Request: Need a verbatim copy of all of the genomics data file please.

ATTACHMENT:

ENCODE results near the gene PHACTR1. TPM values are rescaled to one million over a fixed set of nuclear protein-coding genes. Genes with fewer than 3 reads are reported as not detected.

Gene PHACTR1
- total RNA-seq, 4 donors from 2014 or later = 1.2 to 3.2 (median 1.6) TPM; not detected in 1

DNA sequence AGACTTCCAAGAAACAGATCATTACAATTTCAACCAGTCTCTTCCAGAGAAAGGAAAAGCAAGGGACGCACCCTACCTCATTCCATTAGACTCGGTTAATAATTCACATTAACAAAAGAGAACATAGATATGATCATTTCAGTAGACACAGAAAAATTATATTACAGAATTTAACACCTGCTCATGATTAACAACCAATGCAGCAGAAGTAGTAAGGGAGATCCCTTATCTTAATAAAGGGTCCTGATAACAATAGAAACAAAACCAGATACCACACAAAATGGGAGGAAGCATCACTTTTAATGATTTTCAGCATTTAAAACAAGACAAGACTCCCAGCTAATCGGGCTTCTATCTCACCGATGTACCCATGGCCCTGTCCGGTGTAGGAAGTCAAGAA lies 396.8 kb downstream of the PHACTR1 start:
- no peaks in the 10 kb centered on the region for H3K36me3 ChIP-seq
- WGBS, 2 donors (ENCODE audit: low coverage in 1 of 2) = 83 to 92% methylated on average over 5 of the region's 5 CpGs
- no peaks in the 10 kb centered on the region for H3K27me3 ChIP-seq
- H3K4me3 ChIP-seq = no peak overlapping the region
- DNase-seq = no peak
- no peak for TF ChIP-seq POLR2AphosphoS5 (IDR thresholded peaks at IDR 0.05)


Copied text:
ENCODE results near the gene PHACTR1. TPM values are rescaled to one million over a fixed set of nuclear protein-coding genes. Genes with fewer than 3 reads are reported as not detected.

Gene PHACTR1
- total RNA-seq, 4 donors from 2014 or later = 1.2 to 3.2 (median 1.6) TPM; not detected in 1

DNA sequence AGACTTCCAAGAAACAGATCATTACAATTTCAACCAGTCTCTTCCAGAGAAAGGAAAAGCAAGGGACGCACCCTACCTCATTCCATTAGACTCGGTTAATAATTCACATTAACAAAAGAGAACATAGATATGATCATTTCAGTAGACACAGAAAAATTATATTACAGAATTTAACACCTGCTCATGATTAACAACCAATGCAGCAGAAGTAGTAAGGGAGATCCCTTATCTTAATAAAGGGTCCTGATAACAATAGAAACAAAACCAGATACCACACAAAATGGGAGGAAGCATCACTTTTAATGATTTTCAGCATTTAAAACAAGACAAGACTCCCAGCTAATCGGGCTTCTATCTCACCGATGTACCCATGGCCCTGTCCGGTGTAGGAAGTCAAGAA lies 396.8 kb downstream of the PHACTR1 start:
- no peaks in the 10 kb centered on the region for H3K36me3 ChIP-seq
- WGBS, 2 donors (ENCODE audit: low coverage in 1 of 2) = 83 to 92% methylated on average over 5 of the region's 5 CpGs
- no peaks in the 10 kb centered on the region for H3K27me3 ChIP-seq
- H3K4me3 ChIP-seq = no peak overlapping the region
- DNase-seq = no peak
- no peak for TF ChIP-seq POLR2AphosphoS5 (IDR thresholded peaks at IDR 0.05)